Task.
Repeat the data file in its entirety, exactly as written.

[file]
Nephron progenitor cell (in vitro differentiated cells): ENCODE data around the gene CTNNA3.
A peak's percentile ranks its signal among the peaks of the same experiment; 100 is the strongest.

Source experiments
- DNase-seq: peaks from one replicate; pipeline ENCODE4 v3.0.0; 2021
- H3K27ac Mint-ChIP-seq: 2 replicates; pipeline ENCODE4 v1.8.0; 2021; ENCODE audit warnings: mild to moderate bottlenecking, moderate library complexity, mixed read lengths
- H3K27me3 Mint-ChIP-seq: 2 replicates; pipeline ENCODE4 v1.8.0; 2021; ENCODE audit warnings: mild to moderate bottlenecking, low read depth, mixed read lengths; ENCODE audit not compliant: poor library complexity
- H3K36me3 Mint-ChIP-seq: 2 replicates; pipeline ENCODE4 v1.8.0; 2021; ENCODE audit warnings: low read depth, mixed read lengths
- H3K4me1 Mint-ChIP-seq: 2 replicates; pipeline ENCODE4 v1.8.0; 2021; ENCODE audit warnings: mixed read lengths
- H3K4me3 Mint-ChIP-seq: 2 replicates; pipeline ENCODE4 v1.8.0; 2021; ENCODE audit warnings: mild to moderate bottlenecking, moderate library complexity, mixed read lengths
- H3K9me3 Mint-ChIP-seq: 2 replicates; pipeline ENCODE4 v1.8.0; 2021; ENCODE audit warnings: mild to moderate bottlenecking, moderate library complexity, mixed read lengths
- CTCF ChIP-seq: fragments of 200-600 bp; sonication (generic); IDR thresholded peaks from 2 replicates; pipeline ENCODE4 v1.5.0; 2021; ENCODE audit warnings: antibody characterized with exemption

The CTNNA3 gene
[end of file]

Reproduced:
Nephron progenitor cell (in vitro differentiated cells): ENCODE data around the gene CTNNA3.
A peak's percentile ranks its signal among the peaks of the same experiment; 100 is the strongest.

Source experiments
- DNase-seq: peaks from one replicate; pipeline ENCODE4 v3.0.0; 2021
- H3K27ac Mint-ChIP-seq: 2 replicates; pipeline ENCODE4 v1.8.0; 2021; ENCODE audit warnings: mild to moderate bottlenecking, moderate library complexity, mixed read lengths
- H3K27me3 Mint-ChIP-seq: 2 replicates; pipeline ENCODE4 v1.8.0; 2021; ENCODE audit warnings: mild to moderate bottlenecking, low read depth, mixed read lengths; ENCODE audit not compliant: poor library complexity
- H3K36me3 Mint-ChIP-seq: 2 replicates; pipeline ENCODE4 v1.8.0; 2021; ENCODE audit warnings: low read depth, mixed read lengths
- H3K4me1 Mint-ChIP-seq: 2 replicates; pipeline ENCODE4 v1.8.0; 2021; ENCODE audit warnings: mixed read lengths
- H3K4me3 Mint-ChIP-seq: 2 replicates; pipeline ENCODE4 v1.8.0; 2021; ENCODE audit warnings: mild to moderate bottlenecking, moderate library complexity, mixed read lengths
- H3K9me3 Mint-ChIP-seq: 2 replicates; pipeline ENCODE4 v1.8.0; 2021; ENCODE audit warnings: mild to moderate bottlenecking, moderate library complexity, mixed read lengths
- CTCF ChIP-seq: fragments of 200-600 bp; sonication (generic); IDR thresholded peaks from 2 replicates; pipeline ENCODE4 v1.5.0; 2021; ENCODE audit warnings: antibody characterized with exemption

The CTNNA3 gene